If you were at the South Point over the weekend and made a wrong turn at the Garden Buffet, you might have stumbled onto a basketball game that looked like 1964. Nearly all of the players had short hair, with the taller ones appearing to be 6 feet 3 inches. They did not dunk the basketball. They took care of it, though, and they ran plays. They set screens for each other, passed to each other, cheered for each other.
One team had a guy named Robby Douglas. He spelled his first name with a “Y” at the end instead of with an “IE.” He still looked like he could have had brothers named Chip and Ernie and an Uncle Charley at home.
The other team was UW-Stevens Point. Wisconsin-Stevens Point. The Pointers. The best NCAA Division III basketball team in the land.
I had heard of Stevens Point. It was on the beer can.
Stevens Point is a town of around 26,000 that sits like a bull’s-eye in the middle of Wisconsin. “It’s two hours from everywhere,” said a guy sitting next to me under the basket.
Chris Engler, the director of operations at South Point Arena, ought to know. He swam the butterfly at UW-Stevens Point. His wife Alissa swam distance events. She was sitting next to her husband in the seats under the basket. She was the one wearing the gray Pointers T-shirt with the purple and gold accents.
The Stevens Point beer can was either white or light blue. It was hard to tell on the dark side streets when my buddy Dan reached into the back seat and pulled a couple of cans of Point Special from the plastic ring.
Mike Royko, the famous Chicago newspaperman, said Point Special was the best beer he had ever tasted. But that’s not the reason we were drinking it while riding around in Dan’s old man’s Plymouth. We were drinking it because it was cheap, and because Dan was going to school in Sheboygan, Wis.
According to Google Maps, it is 1 hour, 58 minutes from Sheboygan to Stevens Point if the traffic lights stay green in Fond du Lac and Oshkosh.
So Chris Engler was off by two minutes.
Anyway, that was the only time I had heard of Stevens Point, Wis., before Terry Porter.
Terry Porter played 17 seasons in the NBA. Before that, he played for Dick Bennett at Stevens Point, and with Brad Soderberg. Bennett went on to coach at Wisconsin, Soderberg at Saint Louis. In 1984, Porter and Soderberg led Stevens Point to the NAIA championship game at Kemper Arena in Kansas City. Dick Bennett made sure they ran the plays and got back on defense.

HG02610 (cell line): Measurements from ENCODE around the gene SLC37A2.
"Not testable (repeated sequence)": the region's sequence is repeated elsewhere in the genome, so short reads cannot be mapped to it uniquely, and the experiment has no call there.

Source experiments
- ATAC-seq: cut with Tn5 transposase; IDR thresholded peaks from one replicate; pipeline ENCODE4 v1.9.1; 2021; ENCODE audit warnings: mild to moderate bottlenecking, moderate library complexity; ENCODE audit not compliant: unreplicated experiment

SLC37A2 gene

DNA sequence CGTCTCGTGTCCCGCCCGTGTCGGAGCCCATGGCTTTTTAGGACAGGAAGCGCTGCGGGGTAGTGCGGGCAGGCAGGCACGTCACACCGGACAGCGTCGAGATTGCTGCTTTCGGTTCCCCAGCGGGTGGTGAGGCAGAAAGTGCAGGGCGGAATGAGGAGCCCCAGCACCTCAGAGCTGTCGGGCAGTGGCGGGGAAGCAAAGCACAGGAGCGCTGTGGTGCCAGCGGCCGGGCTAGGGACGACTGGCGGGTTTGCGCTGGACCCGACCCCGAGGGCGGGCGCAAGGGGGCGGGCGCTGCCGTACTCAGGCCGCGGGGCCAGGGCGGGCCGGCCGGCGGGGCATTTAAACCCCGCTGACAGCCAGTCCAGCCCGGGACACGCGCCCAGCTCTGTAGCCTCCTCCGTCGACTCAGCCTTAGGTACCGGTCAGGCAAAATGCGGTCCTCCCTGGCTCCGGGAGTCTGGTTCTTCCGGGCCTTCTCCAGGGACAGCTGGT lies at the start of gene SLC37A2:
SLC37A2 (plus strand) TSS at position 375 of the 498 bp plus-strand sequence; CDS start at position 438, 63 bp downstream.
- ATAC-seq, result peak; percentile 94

In the UW-Stevens Point media guide, there’s an entire page devoted to Terry Porter. There’s also an ad for a hardware store. “We support UWSP Hoops,” it says. Why wouldn’t they? UWSP Hoops has won three Division III national championships over the past 10 years. UWSP Hoops is the Duke of D-III hoops.
The Pointers run the plays and they get back on defense and they usually make about 80 percent of their free throws. They go to class. They graduate. Most stand around 6-3. None have scholarships, for scholarships aren’t allowed in Division III.
Terry Porter grew up in Milwaukee, but most of the Pointers come from towns such as Baraboo and Winneconne and Iron River and Hales Corner and Wausau. Their parents may or may not operate dairy farms.
“Our guys do the same things they do in Division I. They work hard,” says Bob Semling, the Pointers’ coach, the guy who led them to the 2010 national championship. Like Dick Bennett and Dick’s brother Jack, who coached the Pointers to their first two national titles, Semling has this quiet intensity. But he’s also a nice guy. As such, he fits right in at Stevens Point.
Square pegs. Square holes. Run the plays, get back on defense. Go to class, make the honor roll, volunteer in the community. Make your free throws. Make a difference.
That’s how it is done at places such as UW-Stevens Point and UW-Platteville, from the same conference, which won four national championships under Bo Ryan, the current coach at Wisconsin.
“The basketball is so pure at this level,” Semling said during his postgame news conference Saturday, which consisted of him and me talking behind a black curtain that separated the portable dressing area from the portable playing surface. “Guys are holding down summer jobs, and they are great students. There are no issues when you coach at this level. No egos. These kids just play for the love of the game.”
They don’t put names on the backs of jerseys in D-III, so I had to look up No. 4 on Stevens Point on the stat sheet. This was Tyler Tillema of Randolph, Wis., which is 1 hour, 36 minutes from Stevens Point. Not two hours, but close enough.
Naturally, Tillema stands 6-3, and he is a step slow. He’s left-handed, and he sort of reminds you of Chris Mullin, except he may know how to milk a cow. On Saturday, he scored 33 points as No. 1 Stevens Point remained unbeaten with a 93-75 victory over Whitworth University, a private liberal arts school from Spokane, Wash.
The Pointers ran the plays, ran up and down the court all day, scored 93 points. They turned the ball over only four times.
According to the media guide with the hardware store ad inside, Tyler Tillema’s parents are named Bob and June, not Ward and June.
Tillema ran the plays as Bob Semling drew them up. He set screens for his teammates, he passed the ball to them. He cheered for them, and they for him.
That’s the way they do it at Wisconsin-Stevens Point in D-III, where the basketball is pure and there are no issues.
Las Vegas Review-Journal sports columnist Ron Kantowski can be reached at firstname.lastname@example.org or 702-383-0352. Follow him on Twitter: @ronkantowski